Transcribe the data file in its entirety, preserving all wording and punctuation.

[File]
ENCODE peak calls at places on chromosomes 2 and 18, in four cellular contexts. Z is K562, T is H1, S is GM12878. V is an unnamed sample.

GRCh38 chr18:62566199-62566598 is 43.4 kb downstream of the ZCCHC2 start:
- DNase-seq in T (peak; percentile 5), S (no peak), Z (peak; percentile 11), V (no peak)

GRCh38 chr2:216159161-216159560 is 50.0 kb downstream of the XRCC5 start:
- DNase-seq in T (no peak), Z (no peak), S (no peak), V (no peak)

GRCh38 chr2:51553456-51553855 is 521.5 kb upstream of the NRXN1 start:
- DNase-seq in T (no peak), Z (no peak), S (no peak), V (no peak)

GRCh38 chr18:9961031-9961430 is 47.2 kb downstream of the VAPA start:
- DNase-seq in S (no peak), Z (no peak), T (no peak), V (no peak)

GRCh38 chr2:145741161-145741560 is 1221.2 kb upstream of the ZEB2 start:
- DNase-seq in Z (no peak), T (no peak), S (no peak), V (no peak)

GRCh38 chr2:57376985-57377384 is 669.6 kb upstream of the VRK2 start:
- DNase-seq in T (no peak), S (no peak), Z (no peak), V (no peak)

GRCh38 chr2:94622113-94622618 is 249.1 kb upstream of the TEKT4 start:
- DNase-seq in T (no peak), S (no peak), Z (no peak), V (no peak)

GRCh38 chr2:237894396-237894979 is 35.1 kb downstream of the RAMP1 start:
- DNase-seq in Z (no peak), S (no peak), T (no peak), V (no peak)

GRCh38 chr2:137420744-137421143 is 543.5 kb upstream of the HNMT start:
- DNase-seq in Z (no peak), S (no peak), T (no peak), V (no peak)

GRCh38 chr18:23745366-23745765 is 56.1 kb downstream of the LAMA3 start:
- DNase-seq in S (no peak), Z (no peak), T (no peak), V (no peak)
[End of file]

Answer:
ENCODE peak calls at places on chromosomes 2 and 18, in four cellular contexts. Z is K562, T is H1, S is GM12878. V is an unnamed sample.

GRCh38 chr18:62566199-62566598 is 43.4 kb downstream of the ZCCHC2 start:
- DNase-seq in T (peak; percentile 5), S (no peak), Z (peak; percentile 11), V (no peak)

GRCh38 chr2:216159161-216159560 is 50.0 kb downstream of the XRCC5 start:
- DNase-seq in T (no peak), Z (no peak), S (no peak), V (no peak)

GRCh38 chr2:51553456-51553855 is 521.5 kb upstream of the NRXN1 start:
- DNase-seq in T (no peak), Z (no peak), S (no peak), V (no peak)

GRCh38 chr18:9961031-9961430 is 47.2 kb downstream of the VAPA start:
- DNase-seq in S (no peak), Z (no peak), T (no peak), V (no peak)

GRCh38 chr2:145741161-145741560 is 1221.2 kb upstream of the ZEB2 start:
- DNase-seq in Z (no peak), T (no peak), S (no peak), V (no peak)

GRCh38 chr2:57376985-57377384 is 669.6 kb upstream of the VRK2 start:
- DNase-seq in T (no peak), S (no peak), Z (no peak), V (no peak)

GRCh38 chr2:94622113-94622618 is 249.1 kb upstream of the TEKT4 start:
- DNase-seq in T (no peak), S (no peak), Z (no peak), V (no peak)

GRCh38 chr2:237894396-237894979 is 35.1 kb downstream of the RAMP1 start:
- DNase-seq in Z (no peak), S (no peak), T (no peak), V (no peak)

GRCh38 chr2:137420744-137421143 is 543.5 kb upstream of the HNMT start:
- DNase-seq in Z (no peak), S (no peak), T (no peak), V (no peak)

GRCh38 chr18:23745366-23745765 is 56.1 kb downstream of the LAMA3 start:
- DNase-seq in S (no peak), Z (no peak), T (no peak), V (no peak)